of complications and treatment of same. While the manual involves IPL + RF, I found the explanations for adverse outcomes to be very interesting. Also the recommended tx's for complications.
One interesting bit was that adverse outcomes can result from fluences used that were too high for the patient's skin type, along w/misdiagnoses of skin type. I also found a webinar by Sciton where the presenter comments that in his experience, a number of patients w/ adverse outcomes had light eyes/skin but a grandparent with brown eyes/darker skin, and he now recommends that the treater ask what a patient's parents and grandparents look like, as he suspects that some people may appear to be a lighter Fitzpatrick type than their ancestry would reveal - that they should be classified as a darker Fitz type than they appear to be. Darker Fitz types require different settings.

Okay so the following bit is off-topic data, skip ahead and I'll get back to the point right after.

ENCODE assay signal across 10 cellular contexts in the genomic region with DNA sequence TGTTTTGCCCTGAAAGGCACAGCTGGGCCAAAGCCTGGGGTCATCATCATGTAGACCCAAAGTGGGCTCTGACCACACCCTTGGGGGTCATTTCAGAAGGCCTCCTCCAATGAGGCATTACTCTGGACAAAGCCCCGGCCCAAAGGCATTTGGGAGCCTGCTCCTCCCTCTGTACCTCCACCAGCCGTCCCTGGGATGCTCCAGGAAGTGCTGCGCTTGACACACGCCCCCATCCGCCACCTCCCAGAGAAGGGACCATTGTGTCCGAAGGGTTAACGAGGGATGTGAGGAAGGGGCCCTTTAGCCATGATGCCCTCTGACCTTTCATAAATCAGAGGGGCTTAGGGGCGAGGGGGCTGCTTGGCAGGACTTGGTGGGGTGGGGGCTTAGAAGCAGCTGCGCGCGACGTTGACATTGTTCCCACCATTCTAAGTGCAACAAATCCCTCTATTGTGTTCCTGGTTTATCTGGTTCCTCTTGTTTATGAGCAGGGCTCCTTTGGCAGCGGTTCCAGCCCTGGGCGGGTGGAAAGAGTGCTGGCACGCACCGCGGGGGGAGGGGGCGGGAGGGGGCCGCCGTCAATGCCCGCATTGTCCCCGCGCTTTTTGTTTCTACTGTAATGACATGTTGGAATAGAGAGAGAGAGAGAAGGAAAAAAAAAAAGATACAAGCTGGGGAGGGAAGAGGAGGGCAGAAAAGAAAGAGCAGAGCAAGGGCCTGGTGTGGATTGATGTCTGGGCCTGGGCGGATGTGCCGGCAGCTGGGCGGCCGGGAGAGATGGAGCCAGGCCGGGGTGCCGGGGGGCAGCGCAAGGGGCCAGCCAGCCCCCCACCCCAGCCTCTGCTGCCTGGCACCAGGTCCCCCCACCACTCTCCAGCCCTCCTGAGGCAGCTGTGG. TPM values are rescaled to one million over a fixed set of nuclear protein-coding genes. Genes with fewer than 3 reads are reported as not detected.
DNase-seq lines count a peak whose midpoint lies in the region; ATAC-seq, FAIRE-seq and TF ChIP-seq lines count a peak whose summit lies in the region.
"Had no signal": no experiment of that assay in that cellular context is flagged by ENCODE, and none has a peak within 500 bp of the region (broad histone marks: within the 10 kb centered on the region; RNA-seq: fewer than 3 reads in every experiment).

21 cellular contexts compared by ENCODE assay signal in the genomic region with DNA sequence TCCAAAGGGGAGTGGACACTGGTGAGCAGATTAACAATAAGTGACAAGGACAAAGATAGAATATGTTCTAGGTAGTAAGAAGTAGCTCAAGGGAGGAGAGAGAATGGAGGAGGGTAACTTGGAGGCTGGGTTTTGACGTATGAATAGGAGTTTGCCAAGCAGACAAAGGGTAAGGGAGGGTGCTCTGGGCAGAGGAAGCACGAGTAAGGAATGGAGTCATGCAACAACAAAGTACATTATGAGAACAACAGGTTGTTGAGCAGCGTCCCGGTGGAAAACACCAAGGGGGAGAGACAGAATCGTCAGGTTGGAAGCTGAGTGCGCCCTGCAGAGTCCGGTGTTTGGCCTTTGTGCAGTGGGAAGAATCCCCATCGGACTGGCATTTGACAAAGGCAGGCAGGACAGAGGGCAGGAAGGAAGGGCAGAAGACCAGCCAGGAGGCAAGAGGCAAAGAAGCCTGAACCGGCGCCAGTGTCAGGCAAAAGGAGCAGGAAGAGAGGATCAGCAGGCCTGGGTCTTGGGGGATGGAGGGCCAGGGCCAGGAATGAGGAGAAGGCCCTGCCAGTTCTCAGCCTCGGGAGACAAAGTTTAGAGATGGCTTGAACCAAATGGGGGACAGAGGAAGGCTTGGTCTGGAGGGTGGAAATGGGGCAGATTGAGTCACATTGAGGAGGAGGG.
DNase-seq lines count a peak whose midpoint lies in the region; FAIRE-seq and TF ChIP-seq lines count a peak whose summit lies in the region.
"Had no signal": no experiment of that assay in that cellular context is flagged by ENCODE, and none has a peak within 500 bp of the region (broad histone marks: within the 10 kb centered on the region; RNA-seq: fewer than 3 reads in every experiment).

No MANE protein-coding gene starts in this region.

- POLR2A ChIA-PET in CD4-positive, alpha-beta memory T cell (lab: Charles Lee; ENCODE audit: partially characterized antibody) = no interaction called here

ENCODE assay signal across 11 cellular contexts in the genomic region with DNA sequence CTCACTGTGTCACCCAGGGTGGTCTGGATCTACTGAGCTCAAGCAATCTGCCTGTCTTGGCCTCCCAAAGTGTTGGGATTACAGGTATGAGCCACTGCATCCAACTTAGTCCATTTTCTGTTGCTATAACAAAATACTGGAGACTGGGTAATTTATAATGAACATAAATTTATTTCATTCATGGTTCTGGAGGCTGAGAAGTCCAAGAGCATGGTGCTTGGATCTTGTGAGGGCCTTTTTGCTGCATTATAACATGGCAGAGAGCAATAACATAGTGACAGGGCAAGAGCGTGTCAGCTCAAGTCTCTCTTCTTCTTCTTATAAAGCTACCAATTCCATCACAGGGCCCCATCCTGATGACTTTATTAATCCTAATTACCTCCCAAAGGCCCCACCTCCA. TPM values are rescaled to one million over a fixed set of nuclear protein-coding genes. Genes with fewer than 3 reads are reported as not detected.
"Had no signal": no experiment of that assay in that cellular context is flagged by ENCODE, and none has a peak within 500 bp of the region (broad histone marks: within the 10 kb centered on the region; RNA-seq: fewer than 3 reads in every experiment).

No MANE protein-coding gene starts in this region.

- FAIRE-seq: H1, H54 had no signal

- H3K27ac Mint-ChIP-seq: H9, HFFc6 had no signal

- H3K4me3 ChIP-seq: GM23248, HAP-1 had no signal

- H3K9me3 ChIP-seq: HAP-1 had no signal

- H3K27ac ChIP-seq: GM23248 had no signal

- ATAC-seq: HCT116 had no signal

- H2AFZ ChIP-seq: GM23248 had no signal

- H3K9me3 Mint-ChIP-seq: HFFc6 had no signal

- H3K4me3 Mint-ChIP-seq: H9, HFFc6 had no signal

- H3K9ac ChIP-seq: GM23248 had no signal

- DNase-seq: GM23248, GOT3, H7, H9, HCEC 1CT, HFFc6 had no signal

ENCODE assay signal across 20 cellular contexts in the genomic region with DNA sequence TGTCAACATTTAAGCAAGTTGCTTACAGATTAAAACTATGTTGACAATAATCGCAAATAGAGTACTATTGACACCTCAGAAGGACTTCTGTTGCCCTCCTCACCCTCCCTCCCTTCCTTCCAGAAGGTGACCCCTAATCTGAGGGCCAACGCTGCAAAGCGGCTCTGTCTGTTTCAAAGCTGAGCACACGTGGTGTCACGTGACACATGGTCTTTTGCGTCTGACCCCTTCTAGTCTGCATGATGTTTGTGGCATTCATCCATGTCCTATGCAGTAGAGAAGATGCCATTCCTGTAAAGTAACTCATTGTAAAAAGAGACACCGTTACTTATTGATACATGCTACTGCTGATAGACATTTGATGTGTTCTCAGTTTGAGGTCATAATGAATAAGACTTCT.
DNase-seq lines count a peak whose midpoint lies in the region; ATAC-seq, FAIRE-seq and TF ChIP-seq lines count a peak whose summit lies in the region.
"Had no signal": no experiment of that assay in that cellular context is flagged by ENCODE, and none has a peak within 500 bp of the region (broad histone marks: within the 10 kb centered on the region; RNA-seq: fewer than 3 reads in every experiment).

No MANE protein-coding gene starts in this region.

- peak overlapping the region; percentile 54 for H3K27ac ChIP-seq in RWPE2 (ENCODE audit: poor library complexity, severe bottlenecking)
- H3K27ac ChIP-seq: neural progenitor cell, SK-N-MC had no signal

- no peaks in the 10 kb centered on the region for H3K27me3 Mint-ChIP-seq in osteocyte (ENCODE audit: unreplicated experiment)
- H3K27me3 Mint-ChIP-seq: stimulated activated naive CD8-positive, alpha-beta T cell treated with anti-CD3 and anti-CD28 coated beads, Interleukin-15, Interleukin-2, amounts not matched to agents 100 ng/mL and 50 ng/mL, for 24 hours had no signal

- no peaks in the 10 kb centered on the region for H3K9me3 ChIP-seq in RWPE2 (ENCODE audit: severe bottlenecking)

I am wondering if my bad outcome may involve in part this issue of misdx of skin type, as I have light eyes (blue/green), dark blonde hair and skin that really only appears to be very fair because I am religious about spf and take doxy and retinA. Whe I got my medical records, I saw that the Dr. wrote that my skin type was Fitzpatrick II, and when we started the IPL tx, she commented, hmm your skin is very fair so .. and I think she then increased the settings.
However, my understanding of Fitz II is that it is skin that "usually burns, tans minimally" and has blonde hair and "white" skin. I am prone to burn more often now than I would naturally but only because I take doxy for rosacea (low dose) and retinA for acne. Naturally, my skin tans quite well and only burns sometimes. I am also more of a very pale yellow than white. And I have one grandparent w/ eyes so dark brown they look black, and dark brown hair. But I was not asked about this. So, along w/ machine variability and device risk, we may have more misdx of skin type leading to more aggresive settings than are appropriate, no?
http://www.mulhollandmd.com/mdu/discipl ... pter33.pdf